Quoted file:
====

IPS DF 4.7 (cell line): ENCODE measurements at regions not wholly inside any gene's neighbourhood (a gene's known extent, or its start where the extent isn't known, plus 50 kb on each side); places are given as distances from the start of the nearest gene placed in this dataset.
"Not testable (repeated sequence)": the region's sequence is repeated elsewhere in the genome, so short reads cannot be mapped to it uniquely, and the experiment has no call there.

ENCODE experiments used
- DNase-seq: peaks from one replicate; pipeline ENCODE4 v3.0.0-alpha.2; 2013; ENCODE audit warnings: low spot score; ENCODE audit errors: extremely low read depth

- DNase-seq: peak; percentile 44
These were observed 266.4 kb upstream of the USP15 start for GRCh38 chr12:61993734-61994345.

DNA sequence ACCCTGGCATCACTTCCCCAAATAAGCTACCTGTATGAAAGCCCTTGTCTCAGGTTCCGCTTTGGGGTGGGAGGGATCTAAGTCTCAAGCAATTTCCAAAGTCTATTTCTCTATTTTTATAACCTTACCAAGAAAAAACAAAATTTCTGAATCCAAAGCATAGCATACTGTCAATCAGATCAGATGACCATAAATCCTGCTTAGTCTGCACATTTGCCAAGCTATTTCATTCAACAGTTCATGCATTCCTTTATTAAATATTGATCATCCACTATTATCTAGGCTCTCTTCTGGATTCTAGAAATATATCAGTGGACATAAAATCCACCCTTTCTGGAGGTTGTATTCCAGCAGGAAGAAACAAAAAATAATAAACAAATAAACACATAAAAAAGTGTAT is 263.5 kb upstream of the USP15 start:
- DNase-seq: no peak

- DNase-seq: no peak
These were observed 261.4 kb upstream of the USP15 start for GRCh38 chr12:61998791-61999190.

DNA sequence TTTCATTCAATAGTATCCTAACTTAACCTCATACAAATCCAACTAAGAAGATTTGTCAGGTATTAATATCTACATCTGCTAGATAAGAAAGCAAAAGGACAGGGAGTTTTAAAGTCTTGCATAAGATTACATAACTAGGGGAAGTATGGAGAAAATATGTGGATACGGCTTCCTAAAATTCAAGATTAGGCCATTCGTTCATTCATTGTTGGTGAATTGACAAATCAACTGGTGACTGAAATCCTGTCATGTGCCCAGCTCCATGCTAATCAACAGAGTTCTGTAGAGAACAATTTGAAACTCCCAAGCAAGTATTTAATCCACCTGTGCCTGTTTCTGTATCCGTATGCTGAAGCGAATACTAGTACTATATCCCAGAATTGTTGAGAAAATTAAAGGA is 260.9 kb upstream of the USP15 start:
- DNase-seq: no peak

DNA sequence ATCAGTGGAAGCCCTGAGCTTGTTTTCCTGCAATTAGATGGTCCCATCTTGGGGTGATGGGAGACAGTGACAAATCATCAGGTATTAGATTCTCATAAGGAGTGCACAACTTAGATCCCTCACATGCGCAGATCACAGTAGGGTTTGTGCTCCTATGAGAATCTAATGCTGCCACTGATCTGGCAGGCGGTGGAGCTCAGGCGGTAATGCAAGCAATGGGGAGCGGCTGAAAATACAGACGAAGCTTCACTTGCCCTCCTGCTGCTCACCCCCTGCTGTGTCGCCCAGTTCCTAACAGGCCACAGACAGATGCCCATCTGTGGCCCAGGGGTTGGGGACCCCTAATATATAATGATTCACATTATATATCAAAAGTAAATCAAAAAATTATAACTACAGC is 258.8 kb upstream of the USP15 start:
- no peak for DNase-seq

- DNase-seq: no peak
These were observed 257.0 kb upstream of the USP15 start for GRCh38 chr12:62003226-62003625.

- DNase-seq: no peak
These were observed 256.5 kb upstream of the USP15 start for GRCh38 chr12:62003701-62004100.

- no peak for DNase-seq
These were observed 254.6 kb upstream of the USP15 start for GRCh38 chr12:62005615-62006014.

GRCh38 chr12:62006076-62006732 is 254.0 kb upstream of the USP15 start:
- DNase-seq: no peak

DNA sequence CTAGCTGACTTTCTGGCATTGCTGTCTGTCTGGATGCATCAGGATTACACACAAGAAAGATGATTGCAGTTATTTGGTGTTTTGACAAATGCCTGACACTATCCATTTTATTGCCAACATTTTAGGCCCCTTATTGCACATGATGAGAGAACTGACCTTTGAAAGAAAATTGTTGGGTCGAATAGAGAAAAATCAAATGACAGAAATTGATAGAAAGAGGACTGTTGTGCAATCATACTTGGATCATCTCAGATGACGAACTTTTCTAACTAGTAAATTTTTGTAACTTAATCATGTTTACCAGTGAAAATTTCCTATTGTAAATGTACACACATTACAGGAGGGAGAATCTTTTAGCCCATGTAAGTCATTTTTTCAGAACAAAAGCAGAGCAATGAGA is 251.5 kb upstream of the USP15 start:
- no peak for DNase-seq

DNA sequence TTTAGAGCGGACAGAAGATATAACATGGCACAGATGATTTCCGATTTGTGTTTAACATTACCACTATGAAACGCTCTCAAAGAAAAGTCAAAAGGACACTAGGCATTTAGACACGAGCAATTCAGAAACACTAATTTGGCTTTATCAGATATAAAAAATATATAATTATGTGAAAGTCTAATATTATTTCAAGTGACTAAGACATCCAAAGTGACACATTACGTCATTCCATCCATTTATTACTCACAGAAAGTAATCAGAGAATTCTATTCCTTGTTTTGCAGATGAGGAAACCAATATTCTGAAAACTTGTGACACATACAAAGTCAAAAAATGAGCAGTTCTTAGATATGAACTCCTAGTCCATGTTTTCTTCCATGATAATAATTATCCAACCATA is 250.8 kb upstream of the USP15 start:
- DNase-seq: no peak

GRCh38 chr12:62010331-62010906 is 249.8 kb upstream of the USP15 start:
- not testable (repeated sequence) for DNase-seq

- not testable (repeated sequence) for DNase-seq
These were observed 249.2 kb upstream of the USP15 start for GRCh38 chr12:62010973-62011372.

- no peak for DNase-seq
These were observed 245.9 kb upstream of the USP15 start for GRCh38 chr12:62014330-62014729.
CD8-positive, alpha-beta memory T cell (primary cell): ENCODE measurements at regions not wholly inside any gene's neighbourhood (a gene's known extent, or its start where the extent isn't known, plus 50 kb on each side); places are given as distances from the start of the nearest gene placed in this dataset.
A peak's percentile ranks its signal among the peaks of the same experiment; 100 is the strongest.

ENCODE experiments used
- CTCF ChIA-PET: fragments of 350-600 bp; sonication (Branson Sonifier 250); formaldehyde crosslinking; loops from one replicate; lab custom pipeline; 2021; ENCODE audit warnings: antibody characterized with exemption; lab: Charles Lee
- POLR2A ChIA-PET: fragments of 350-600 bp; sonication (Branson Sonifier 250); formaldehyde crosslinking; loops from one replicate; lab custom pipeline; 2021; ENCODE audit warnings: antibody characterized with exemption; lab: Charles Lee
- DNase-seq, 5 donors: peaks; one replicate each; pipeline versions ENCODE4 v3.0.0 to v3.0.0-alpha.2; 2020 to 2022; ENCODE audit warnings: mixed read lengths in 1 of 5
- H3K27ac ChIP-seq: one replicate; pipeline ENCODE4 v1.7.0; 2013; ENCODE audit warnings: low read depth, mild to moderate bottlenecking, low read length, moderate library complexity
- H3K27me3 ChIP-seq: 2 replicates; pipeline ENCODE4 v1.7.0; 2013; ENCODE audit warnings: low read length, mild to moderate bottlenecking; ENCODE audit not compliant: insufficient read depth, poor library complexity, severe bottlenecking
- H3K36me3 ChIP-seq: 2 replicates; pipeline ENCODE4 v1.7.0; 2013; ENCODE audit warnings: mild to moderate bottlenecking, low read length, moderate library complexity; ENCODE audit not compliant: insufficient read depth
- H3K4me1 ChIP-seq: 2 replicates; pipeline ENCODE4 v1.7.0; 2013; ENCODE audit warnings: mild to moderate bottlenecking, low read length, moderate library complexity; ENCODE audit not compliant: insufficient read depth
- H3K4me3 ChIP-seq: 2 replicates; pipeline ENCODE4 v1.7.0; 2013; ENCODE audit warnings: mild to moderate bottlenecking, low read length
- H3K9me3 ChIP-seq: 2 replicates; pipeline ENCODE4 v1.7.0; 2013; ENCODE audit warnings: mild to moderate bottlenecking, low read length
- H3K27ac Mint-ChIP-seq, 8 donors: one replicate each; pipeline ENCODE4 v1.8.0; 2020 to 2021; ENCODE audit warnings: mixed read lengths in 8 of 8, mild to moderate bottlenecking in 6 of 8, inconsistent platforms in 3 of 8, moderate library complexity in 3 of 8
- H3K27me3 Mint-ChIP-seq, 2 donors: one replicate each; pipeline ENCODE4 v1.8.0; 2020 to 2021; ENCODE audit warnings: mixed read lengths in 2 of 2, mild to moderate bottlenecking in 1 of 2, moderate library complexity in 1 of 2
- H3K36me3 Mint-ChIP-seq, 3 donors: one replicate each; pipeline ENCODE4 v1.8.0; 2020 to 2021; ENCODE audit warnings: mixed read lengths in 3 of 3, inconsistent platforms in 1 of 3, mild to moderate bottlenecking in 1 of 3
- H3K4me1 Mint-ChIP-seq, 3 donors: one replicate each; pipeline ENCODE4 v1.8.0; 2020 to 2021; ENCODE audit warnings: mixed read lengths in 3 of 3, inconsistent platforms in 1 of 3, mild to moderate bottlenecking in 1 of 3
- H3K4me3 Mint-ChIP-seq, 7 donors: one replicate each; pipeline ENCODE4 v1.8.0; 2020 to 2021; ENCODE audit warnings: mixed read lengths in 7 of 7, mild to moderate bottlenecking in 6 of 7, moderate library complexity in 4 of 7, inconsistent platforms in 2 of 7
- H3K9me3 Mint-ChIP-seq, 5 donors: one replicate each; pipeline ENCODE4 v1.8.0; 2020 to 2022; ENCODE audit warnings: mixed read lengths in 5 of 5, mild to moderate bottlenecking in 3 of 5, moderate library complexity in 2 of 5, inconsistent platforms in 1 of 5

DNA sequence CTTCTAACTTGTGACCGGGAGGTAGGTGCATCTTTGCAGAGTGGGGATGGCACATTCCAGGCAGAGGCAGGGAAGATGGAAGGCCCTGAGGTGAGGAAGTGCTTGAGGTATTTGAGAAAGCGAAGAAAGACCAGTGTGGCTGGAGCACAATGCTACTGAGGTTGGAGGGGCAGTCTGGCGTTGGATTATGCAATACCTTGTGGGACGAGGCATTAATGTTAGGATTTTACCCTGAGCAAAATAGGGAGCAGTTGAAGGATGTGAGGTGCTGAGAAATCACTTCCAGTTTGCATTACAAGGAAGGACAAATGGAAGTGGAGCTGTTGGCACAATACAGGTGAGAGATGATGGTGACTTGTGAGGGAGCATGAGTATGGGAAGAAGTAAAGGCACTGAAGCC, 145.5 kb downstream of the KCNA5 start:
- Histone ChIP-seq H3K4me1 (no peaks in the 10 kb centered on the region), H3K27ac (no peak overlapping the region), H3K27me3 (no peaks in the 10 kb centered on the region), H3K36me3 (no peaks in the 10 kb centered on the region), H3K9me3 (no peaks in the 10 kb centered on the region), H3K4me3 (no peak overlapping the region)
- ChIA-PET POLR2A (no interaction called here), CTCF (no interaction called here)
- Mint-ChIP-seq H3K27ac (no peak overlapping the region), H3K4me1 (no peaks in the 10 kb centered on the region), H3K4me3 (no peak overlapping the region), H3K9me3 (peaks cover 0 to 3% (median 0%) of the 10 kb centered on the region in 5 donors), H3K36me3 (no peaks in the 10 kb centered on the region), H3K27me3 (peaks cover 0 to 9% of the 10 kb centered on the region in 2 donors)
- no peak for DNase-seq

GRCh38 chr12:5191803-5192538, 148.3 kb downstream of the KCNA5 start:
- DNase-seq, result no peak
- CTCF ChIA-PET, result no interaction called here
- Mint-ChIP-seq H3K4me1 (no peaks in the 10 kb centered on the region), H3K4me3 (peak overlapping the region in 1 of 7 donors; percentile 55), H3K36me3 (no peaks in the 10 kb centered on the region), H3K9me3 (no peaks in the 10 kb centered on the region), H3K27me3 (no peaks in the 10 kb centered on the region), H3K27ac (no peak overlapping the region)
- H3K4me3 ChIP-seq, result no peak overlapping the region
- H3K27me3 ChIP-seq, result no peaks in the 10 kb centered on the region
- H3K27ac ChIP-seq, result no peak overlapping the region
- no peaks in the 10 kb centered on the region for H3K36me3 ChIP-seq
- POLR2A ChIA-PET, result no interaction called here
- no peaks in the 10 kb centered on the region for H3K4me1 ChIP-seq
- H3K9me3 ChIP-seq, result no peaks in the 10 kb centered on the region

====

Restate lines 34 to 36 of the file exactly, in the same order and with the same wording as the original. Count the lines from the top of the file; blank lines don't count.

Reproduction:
A peak's percentile ranks its signal among the peaks of the same experiment; 100 is the strongest.

ENCODE experiments used
- CTCF ChIA-PET: fragments of 350-600 bp; sonication (Branson Sonifier 250); formaldehyde crosslinking; loops from one replicate; lab custom pipeline; 2021; ENCODE audit warnings: antibody characterized with exemption; lab: Charles Lee